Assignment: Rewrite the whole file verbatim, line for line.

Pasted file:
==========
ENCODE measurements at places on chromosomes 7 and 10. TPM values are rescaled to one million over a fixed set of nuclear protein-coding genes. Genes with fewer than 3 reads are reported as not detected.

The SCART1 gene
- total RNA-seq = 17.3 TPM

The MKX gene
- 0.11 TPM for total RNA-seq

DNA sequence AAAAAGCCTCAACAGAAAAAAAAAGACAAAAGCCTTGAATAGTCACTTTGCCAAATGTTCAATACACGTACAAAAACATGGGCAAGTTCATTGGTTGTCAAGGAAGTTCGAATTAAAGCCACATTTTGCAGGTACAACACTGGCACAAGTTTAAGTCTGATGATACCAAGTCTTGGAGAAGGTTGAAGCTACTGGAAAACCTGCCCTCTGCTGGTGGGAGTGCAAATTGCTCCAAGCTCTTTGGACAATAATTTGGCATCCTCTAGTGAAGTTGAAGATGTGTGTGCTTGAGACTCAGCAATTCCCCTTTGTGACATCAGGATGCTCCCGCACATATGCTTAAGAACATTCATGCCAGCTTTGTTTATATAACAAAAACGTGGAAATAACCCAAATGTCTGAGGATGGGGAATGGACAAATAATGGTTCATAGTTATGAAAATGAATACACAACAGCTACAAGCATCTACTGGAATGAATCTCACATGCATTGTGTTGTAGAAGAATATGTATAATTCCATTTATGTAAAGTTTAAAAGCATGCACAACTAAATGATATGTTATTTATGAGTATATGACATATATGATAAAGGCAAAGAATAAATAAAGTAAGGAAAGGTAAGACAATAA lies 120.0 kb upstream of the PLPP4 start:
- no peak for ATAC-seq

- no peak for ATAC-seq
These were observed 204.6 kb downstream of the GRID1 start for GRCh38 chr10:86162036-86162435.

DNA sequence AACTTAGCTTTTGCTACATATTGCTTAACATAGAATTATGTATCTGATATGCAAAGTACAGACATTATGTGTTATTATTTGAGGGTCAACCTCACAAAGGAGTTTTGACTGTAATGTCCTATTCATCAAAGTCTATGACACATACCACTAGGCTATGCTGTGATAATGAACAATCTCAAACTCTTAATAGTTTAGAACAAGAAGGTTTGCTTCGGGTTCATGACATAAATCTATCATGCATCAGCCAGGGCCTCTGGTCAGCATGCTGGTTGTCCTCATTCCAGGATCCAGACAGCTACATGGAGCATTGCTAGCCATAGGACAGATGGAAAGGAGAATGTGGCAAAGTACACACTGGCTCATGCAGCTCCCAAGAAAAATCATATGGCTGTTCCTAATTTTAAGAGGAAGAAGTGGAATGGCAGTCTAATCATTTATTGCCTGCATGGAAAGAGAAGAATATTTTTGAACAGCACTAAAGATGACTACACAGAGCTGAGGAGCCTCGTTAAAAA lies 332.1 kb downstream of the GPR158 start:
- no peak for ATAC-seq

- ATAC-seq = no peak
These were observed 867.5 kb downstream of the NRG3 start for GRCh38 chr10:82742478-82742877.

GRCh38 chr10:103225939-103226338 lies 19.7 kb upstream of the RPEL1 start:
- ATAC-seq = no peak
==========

ENCODE measurements at places on chromosomes 7 and 10. TPM values are rescaled to one million over a fixed set of nuclear protein-coding genes. Genes with fewer than 3 reads are reported as not detected.

The SCART1 gene
- total RNA-seq = 17.3 TPM

The MKX gene
- 0.11 TPM for total RNA-seq

DNA sequence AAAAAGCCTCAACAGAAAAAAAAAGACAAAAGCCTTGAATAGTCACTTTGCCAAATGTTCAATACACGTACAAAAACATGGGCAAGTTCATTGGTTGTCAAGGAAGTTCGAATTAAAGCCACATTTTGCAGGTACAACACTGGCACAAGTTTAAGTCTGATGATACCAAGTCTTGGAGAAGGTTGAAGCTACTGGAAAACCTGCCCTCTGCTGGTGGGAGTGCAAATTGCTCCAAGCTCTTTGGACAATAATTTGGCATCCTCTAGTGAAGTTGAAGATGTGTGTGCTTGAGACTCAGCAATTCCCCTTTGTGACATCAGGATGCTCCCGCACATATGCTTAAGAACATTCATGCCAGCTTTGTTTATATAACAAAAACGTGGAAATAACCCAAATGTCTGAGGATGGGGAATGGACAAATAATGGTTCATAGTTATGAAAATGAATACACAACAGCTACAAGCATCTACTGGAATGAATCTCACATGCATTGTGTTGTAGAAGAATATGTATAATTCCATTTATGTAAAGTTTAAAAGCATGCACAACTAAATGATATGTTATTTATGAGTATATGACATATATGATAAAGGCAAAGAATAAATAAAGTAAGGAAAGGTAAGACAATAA lies 120.0 kb upstream of the PLPP4 start:
- no peak for ATAC-seq

- no peak for ATAC-seq
These were observed 204.6 kb downstream of the GRID1 start for GRCh38 chr10:86162036-86162435.

DNA sequence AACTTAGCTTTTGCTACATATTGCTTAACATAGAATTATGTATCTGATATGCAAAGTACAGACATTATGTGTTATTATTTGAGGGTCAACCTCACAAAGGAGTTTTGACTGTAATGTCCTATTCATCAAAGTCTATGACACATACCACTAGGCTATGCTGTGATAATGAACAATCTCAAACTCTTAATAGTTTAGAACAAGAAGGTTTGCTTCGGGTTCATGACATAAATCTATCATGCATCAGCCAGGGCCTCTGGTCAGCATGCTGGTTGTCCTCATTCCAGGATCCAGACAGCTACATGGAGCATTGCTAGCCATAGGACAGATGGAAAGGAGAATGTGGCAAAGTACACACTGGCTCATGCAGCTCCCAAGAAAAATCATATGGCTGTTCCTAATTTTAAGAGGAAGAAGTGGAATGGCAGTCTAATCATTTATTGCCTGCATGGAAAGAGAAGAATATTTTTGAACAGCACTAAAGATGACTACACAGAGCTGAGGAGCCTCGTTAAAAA lies 332.1 kb downstream of the GPR158 start:
- no peak for ATAC-seq

- ATAC-seq = no peak
These were observed 867.5 kb downstream of the NRG3 start for GRCh38 chr10:82742478-82742877.

GRCh38 chr10:103225939-103226338 lies 19.7 kb upstream of the RPEL1 start:
- ATAC-seq = no peak